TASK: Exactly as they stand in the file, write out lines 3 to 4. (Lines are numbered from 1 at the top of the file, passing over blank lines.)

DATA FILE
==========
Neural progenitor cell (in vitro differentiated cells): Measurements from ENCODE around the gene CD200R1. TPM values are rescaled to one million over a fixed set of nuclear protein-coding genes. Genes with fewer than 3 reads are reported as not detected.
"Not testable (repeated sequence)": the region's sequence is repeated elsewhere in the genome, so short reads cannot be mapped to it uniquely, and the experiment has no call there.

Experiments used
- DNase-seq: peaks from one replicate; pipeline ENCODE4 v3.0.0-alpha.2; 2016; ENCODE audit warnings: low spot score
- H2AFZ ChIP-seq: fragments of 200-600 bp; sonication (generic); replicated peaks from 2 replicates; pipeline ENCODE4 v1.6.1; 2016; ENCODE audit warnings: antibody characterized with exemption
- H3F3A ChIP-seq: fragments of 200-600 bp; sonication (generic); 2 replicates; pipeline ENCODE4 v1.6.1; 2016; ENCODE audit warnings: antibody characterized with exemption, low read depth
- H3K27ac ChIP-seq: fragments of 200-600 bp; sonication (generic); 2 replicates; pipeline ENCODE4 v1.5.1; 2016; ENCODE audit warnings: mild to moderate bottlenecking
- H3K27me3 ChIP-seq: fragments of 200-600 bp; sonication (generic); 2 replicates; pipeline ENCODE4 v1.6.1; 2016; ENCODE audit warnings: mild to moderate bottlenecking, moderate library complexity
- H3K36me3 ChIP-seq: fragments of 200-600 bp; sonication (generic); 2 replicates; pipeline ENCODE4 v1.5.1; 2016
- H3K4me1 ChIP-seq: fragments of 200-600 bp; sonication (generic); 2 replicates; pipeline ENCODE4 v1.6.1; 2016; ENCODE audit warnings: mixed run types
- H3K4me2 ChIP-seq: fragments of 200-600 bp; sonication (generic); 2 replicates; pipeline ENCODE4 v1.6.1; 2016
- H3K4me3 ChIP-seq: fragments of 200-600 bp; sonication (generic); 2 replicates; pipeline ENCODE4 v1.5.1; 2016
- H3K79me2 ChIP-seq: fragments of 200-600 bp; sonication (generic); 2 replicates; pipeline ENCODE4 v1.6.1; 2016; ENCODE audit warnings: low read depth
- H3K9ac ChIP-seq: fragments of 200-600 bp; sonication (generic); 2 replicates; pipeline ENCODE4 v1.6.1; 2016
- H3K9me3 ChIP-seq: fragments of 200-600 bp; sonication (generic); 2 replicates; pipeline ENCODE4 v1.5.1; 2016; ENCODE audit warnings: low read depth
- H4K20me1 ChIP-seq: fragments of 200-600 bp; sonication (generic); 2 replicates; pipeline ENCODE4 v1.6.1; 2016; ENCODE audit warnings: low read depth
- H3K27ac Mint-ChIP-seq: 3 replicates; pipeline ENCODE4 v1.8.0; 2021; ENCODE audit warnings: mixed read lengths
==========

Experiments used
- DNase-seq: peaks from one replicate; pipeline ENCODE4 v3.0.0-alpha.2; 2016; ENCODE audit warnings: low spot score